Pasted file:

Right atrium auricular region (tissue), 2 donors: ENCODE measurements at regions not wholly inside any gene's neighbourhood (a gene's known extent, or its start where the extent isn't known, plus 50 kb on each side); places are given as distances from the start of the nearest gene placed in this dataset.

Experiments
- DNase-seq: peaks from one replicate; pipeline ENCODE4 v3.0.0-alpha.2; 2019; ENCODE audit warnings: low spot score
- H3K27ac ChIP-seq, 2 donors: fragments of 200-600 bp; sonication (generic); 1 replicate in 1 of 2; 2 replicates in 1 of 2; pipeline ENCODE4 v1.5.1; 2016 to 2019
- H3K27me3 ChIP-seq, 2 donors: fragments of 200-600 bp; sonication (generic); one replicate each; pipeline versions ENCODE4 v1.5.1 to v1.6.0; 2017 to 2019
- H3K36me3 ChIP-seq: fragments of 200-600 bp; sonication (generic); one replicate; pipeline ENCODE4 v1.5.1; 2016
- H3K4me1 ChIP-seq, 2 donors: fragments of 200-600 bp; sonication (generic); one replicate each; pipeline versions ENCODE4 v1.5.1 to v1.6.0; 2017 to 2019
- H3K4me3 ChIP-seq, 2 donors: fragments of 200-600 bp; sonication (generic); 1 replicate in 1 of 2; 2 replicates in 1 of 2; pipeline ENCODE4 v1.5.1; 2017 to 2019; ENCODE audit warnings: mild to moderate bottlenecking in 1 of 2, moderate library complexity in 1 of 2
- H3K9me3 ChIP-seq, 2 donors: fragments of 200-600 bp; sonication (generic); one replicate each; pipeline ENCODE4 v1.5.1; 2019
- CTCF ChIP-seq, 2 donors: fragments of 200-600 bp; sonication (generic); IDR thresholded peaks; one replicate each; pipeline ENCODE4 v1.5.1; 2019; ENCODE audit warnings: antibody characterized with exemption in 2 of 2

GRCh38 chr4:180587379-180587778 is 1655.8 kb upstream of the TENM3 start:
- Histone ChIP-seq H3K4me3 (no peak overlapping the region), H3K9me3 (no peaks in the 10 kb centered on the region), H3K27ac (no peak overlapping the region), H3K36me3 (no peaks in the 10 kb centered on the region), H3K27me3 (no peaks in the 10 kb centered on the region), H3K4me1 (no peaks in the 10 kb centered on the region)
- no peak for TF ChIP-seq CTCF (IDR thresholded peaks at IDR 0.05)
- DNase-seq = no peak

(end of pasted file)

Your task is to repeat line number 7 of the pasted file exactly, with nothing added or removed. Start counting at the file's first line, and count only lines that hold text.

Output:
- H3K4me1 ChIP-seq, 2 donors: fragments of 200-600 bp; sonication (generic); one replicate each; pipeline versions ENCODE4 v1.5.1 to v1.6.0; 2017 to 2019